Many native-born American workers believed that immigrants and their families would not fight against workplace and community injustice on their own accord, and that they would not strike or organize for better working conditions against an overwhelmingly powerful industry. Consequently, craft unions belonging to the American Federation of Labor were reluctant to recruit foreign-born laborers because of skill and ethnic prejudice. However, immigrant workers and their families proved many observers wrong with their participation during the Homestead, Pennsylvania, strike of 1892 and their spontaneous 1909 uprising against Pressed Steel Car in McKees Rocks, Pennsylvania. In the latter conflict, immigrant leaders seized the initiative and recruited organizers from the newly formed Industrial Workers of the World. They won some measure of success, until company officials set native-born against foreign-born workers and broke the unity of the strike.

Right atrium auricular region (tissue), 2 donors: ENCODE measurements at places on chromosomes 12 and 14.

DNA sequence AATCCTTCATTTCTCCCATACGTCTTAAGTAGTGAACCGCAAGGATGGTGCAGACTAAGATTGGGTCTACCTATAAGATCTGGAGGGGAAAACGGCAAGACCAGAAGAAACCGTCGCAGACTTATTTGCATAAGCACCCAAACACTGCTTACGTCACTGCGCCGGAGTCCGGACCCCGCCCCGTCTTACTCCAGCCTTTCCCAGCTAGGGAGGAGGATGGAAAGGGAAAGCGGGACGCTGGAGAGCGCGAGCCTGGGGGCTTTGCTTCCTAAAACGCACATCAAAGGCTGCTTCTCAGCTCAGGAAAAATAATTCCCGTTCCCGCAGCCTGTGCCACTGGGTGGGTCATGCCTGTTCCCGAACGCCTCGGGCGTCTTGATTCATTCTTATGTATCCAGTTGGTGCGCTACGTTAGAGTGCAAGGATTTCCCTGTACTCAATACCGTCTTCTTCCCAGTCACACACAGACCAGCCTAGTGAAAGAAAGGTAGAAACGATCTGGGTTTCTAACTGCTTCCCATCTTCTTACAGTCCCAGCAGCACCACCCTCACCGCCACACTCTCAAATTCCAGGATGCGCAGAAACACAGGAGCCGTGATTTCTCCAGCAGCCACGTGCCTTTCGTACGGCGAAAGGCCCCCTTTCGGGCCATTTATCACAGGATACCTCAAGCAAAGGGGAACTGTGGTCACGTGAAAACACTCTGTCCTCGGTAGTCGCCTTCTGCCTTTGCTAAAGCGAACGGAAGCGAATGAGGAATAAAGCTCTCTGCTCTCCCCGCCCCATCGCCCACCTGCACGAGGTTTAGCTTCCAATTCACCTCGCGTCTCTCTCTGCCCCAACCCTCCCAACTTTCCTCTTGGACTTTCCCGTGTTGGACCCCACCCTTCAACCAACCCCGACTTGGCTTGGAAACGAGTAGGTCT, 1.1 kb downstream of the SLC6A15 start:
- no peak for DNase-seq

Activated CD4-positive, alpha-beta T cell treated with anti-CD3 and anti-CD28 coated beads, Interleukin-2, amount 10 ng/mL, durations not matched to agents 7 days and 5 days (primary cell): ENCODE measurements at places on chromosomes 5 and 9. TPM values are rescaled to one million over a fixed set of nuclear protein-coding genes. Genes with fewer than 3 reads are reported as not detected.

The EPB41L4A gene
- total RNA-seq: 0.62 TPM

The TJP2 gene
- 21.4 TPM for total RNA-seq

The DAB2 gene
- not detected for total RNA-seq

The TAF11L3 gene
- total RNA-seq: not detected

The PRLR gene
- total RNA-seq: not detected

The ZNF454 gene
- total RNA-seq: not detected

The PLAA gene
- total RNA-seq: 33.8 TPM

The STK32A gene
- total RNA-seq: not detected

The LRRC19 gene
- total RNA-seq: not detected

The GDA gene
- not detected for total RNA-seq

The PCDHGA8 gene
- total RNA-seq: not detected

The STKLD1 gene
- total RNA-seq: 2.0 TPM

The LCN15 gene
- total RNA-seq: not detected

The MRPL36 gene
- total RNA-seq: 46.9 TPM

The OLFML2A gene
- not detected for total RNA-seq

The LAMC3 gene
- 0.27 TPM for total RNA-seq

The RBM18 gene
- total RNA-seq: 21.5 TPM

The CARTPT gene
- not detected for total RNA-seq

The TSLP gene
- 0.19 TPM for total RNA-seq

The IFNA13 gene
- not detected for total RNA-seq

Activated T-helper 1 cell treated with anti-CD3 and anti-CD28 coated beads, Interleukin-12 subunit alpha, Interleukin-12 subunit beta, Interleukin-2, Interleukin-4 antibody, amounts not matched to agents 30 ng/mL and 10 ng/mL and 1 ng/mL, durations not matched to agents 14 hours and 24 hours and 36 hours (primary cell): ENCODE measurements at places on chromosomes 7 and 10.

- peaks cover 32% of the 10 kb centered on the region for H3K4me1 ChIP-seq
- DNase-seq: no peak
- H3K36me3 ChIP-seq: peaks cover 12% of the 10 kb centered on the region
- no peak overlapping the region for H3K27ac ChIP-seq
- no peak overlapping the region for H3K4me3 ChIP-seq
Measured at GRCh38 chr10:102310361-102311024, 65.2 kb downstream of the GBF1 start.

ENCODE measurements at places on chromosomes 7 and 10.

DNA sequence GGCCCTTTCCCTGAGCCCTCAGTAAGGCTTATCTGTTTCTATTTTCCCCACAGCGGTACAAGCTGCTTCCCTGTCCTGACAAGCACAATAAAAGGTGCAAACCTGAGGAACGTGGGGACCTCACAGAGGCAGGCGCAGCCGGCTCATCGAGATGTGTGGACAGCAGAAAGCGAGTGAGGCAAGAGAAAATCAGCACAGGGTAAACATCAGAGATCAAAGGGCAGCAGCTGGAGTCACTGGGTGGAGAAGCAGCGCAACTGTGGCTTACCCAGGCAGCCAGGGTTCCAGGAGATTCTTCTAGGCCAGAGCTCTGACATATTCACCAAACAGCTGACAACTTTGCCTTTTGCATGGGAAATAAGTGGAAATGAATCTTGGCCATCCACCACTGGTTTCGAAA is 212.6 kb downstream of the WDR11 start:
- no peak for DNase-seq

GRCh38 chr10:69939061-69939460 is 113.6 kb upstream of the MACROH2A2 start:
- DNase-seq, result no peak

Later struggles, especially the steel strike of 1919, witnessed even larger immigrant participation, despite successful corporate employment of nativist prejudice and armed force. It was the formation of the Steelworkers’ Organizing Committee and the support of the Congress of Industrial Organizations during the 1930’s, along with a government that did not support the use of armed intervention, that led to the second and third generations of workers enjoying the fruits of unionized labor into the 1960’s.